Eric J. Weiner: Economics' Big Shakeup
Eric J. Weiner is the senior editor and director of communications at the Institute for New Economic Thinking in New York.
There is a growing student protest movement against orthodox economics that could change the field as we know it.
If it is sustained, historians likely will cite Nov. 2, 2011, as the start of the revolution. On that day at Harvard University, roughly 70 students organized a walkout of an introductory economics class taught by N. Gregory Mankiw.
The students who walked out of Mankiw's class explained their reasoning in an open letter printed in the Harvard Political Review. It began with this declaration: "Today, we are walking out of your class, Economics 10, in order to express our discontent with the bias inherent in this introductory economics course. We are deeply concerned about the way that this bias affects students, the University [sic], and our greater society."...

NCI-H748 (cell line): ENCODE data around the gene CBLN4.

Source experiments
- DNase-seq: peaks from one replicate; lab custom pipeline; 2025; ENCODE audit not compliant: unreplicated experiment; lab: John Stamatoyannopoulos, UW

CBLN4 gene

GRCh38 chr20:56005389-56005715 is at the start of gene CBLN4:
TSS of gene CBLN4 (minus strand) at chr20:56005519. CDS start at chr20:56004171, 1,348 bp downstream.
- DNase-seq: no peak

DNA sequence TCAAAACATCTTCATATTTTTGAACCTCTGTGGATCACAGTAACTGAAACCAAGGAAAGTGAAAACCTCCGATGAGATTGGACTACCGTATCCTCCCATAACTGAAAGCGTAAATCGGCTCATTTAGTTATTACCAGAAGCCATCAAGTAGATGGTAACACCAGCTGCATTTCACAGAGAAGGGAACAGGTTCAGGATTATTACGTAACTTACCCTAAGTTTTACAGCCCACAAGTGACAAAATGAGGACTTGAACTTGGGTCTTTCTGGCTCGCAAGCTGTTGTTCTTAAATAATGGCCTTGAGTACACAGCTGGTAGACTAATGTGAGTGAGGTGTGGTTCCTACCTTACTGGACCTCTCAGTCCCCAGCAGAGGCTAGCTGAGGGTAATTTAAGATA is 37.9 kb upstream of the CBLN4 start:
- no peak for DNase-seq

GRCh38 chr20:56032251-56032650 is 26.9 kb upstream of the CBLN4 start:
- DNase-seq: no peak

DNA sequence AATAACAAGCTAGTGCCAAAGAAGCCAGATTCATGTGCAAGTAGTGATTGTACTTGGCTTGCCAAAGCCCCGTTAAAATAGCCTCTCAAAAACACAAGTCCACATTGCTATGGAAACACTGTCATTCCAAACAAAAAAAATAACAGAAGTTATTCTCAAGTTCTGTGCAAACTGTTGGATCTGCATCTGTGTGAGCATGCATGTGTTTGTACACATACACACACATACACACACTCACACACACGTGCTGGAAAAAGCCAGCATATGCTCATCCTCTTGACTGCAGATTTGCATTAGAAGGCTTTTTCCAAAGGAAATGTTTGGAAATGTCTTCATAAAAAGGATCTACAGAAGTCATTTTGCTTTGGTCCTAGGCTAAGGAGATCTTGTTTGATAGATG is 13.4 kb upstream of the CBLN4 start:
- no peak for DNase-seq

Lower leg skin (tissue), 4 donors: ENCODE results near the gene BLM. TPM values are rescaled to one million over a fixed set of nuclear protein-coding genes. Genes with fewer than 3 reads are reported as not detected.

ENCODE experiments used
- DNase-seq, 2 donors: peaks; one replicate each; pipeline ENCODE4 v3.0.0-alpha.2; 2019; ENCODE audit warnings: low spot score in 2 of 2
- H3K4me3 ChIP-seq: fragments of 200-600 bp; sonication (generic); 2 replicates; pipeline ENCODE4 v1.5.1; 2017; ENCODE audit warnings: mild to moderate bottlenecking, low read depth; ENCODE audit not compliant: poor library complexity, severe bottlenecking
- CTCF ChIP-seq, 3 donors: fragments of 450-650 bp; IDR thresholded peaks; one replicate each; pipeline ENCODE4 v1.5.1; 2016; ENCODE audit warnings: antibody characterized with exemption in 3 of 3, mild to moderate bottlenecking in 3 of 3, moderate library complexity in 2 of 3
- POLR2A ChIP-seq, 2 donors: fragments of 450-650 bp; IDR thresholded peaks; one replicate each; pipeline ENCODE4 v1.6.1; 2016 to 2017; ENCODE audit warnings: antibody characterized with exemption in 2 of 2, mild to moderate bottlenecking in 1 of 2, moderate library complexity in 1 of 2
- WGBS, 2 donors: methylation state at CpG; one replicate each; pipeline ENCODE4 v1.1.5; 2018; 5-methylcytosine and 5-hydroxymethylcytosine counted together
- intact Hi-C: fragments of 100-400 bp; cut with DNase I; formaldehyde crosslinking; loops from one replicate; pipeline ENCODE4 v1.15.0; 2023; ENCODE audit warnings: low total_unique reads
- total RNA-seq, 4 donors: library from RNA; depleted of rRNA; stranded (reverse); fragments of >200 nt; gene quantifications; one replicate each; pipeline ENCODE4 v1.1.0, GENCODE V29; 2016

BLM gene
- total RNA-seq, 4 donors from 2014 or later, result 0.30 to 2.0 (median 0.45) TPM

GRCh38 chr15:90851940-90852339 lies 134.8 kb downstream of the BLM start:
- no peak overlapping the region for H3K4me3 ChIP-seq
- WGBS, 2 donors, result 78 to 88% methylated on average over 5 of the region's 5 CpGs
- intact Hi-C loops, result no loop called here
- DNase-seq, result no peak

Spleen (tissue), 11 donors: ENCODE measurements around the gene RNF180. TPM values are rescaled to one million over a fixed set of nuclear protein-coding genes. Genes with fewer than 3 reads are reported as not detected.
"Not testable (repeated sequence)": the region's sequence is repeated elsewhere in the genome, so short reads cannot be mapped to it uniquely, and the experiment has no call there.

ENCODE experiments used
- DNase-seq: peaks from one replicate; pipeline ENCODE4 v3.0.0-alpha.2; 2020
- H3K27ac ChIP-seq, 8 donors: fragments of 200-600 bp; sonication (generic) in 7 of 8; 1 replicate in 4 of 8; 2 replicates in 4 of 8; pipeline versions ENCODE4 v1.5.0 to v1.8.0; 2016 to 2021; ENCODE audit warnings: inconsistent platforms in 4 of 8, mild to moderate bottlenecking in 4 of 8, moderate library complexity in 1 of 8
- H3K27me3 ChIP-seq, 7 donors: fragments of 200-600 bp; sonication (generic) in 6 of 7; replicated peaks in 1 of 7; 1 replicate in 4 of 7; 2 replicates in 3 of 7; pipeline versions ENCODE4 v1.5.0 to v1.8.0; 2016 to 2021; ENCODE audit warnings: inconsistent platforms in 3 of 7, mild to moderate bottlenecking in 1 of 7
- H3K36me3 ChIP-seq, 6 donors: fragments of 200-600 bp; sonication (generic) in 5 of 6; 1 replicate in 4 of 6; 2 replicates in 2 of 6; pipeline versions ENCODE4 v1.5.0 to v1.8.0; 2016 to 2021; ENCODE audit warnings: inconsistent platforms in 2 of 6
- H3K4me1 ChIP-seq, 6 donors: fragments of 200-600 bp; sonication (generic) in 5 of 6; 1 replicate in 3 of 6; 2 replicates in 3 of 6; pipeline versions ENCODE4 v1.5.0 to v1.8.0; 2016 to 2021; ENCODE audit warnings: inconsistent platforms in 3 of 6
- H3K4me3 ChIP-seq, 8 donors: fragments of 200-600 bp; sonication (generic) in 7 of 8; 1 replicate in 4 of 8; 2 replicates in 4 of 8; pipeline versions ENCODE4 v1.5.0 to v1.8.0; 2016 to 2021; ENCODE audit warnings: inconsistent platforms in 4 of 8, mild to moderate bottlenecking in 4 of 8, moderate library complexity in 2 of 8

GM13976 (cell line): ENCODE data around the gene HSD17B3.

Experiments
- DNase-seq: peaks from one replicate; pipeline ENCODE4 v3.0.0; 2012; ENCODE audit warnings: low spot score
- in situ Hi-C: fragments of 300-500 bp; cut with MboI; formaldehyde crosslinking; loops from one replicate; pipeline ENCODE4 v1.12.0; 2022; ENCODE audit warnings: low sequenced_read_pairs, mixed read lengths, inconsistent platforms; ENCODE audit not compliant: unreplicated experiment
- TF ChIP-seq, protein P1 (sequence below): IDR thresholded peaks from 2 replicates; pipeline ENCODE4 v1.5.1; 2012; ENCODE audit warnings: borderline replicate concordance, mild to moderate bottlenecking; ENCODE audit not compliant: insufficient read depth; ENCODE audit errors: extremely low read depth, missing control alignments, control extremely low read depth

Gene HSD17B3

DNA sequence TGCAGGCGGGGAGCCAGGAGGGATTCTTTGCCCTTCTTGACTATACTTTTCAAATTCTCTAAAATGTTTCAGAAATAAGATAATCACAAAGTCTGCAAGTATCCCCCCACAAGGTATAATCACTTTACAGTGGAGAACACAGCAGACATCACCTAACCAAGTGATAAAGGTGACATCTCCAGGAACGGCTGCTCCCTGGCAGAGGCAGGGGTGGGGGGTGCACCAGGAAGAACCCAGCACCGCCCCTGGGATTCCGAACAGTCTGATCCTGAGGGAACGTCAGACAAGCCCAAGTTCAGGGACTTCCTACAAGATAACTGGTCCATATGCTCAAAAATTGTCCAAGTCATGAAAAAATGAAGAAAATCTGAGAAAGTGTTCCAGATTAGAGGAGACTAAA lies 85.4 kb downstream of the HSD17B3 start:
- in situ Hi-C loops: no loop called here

Their argument struck a chord with the wider economics community. Suddenly, many more economists started to acknowledge, at least in private, that something is terribly wrong with the field....
Why is this happening, and why now? Obviously, the global financial crisis brought the failures of the economics profession into stark relief. But there still hasn't been a significant public movement of established professional economists away from orthodox theories. However, as the pernicious effects of instability and inequality become part of daily life, frustration with stale economic ideas is starting to turn into action — at least on the part of some....
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